RIP: the footballing life of David Beckham
When Becks snapped that tendon, it ended an era marked by public tears, metrosexuality and great corners.
There is something in the image of a sports star breaking down injured which fires the cinematic imagination. Last year, many felt Mickey Rourke should have won the Oscar for best actor for his portrayal of ‘an old, broken down piece of meat’ in The Wrestler. Very few argued Sylvester Stallone should have won it for Rocky Balboa, but the principle was the same. Richard Harris in This Sporting Life, De Niro in Raging Bull, Hilary Swank in Million Dollar Baby… hell, even the Jamaican bobsleigh team in Cool Runnings.
Novelist Martin Amis observed that many writers endure a double death: ‘once when the body dies, and once when the talent dies’. This is doubly powerful when applied to sports stars where the talent dies, not over the course of an underwhelming novel, but in the instant of a snapped bone or sucker punch.
So it is perhaps not a surprise that when Britain’s most famous sportsman tore his Achilles tendon this week, ending his World Cup hopes, the result was a bit of high drama. David Beckham cried, Fabio Capello roared and England’s chances of football glory were dealt a significant blow. The tragedy of England’s most capped outfield player, having returned from exile in the badlands of American Major League Soccer (MLS), only to see his hopes of a last hurrah on the world stage dashed so close to the tournament seems impossibly cruel. The poetic symbolism of the injury – so neatly summarising the fine line between invincibility and failure which defines sport – hasn’t helped. The poet laureate, Carol Ann Duffy, even commemorated it in a mock-heroic ode. This may have gained Duffy some popular attention, but only in the context of making poetry’s attempts at relevance look silly, and only succeeded in invoking Pyrrhus rather than the son of Peleus.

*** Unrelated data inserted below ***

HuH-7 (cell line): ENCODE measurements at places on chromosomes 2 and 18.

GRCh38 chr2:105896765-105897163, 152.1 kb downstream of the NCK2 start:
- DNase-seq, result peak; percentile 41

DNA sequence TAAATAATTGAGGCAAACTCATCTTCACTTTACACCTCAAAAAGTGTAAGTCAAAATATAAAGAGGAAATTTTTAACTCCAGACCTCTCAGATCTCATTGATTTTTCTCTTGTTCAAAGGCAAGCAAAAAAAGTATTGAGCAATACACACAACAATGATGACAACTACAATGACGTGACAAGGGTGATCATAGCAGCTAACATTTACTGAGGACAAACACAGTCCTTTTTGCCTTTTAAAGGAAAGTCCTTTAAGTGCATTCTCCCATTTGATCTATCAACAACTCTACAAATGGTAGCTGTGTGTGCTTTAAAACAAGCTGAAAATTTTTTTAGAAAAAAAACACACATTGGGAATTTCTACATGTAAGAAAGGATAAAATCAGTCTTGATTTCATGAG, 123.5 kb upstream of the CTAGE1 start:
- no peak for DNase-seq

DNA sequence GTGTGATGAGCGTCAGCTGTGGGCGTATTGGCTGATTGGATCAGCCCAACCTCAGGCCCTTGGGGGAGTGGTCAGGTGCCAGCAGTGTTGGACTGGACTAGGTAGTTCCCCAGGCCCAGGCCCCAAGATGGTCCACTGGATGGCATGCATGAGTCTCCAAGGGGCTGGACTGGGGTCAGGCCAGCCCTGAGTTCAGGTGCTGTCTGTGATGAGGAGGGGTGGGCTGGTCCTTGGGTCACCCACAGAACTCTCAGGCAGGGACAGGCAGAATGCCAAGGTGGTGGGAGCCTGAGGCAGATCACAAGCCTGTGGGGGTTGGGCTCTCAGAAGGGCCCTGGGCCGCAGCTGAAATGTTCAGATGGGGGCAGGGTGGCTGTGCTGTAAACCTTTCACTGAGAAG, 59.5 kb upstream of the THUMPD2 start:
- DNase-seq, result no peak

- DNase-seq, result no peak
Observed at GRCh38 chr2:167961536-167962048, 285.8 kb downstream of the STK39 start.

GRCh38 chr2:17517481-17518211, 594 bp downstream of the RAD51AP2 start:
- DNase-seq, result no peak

Duffy was right about one thing, however, in her allusion to myth. This nearly happened to Beckham before, of course, when a broken metatarsal almost kept him out of the 2002 World Cup. Then, Becks really was at the height of his considerable powers, pretty much single-handedly dragging an average team into the finals with his majestic performance in the draw against Greece. Since then it’s been a tale of decline: two poor tournaments at Euro 2004 and the World Cup in 2006, matched by patchy performances at Real Madrid. His move into MLS marked a natural fizzling out of a reasonably successful sporting career, and the next stage in a phenomenally successful celebrity one.
There was always more to Becks than might be expected of such a pretty boy. For all the talk of ‘Brand Beckham’ – the Brylcreem boy who exploded onto the scene with THAT goal from the halfway line against Wimbledon, wearing sarongs and taking Posh Spice up the Arsenal – Goldenballs always had an unusual amount of tenacity for someone who was supposed to be a flair midfielder; an inner steel and sheer hunger for the game seemingly at odds with his showbiz lifestyle. His last-minute goal aside, what really stood out in his performance against Greece was his workrate, covering 10 miles as he threw himself into every tackle and header. In 2006, it wasn’t the image of him tearfully limping off the pitch in what seemed to be his last-ever England match which stuck in the memory, but of him throwing up on the pitch in sheer exhaustion.